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Florida homeowners face serious obstacles when it comes to homeowners insurance. Many insurers have reduced their exposure in Florida through non-renewals and limited writing of new business. A few companies have voluntarily withdrawn from the state. Several years of market volatility have left homeowners saddled with higher costs and a tough time finding the coverage they need.
Proprietary data from Insurify reveals that Florida homeowners already pay an average annual insurance premium of $7,799 per year. This is the highest of any state, and rates are likely to rise even more next year.
The state of home insurance in Florida
As of August 2023, more than 400,000 Florida homeowners have been dropped by their insurance company or not had their policies renewed since the beginning of 2022, according to the Tampa Bay Times. Numbers fluctuate, but more than a dozen companies either stopped writing new policies in the state, reduced their risk exposure by not renewing existing policies, or began the process of voluntarily withdrawing from the market, including:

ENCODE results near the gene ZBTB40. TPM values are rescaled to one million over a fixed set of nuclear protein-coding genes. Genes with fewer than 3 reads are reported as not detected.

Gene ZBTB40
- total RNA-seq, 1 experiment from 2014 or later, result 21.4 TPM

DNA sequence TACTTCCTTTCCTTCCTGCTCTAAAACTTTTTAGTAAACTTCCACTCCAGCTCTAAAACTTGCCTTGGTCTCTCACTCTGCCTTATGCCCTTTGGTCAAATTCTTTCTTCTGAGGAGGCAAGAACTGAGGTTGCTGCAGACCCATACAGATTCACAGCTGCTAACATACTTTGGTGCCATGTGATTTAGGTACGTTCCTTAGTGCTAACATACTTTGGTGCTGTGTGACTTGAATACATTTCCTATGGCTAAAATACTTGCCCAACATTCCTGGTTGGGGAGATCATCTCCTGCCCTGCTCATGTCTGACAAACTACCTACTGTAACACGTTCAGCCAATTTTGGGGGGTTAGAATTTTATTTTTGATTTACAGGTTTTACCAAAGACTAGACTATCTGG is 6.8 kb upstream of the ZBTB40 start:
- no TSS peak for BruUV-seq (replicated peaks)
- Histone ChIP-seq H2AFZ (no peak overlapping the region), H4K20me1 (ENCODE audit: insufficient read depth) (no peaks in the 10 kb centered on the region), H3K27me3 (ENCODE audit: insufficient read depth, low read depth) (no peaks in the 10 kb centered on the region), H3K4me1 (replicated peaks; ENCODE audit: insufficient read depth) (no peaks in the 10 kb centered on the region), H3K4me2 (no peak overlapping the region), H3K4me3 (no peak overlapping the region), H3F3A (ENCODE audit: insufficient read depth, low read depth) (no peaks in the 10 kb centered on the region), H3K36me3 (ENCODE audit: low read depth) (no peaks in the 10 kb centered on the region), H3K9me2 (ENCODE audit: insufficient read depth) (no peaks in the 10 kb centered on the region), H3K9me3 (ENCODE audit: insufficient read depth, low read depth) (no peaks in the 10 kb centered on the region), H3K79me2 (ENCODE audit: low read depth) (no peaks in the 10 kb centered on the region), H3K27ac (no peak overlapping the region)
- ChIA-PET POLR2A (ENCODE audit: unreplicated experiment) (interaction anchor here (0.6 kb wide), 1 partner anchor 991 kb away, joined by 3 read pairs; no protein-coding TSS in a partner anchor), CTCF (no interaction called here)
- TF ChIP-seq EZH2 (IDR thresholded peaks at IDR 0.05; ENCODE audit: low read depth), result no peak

Farmers Insurance: Citing the need to manage its risk exposure, Farmers Group will begin non-renewing Farmers-branded home, auto, and umbrella policies managed by its captive agents. However, 70% of Farmers Group Florida business will remain through its subsidiaries represented by independent agents. 
Progressive: Is discontinuing some coverages and non-renewing policies for high-risk homes, but will still have a significant presence in the state.
Bankers Insurance: Announced in July 2022, several months prior to a special legislative session to address insurance market issues, that it would voluntarily withdraw from the state's home insurance market, citing failure by lawmakers to take decisive action to reduce fraud and lawsuits.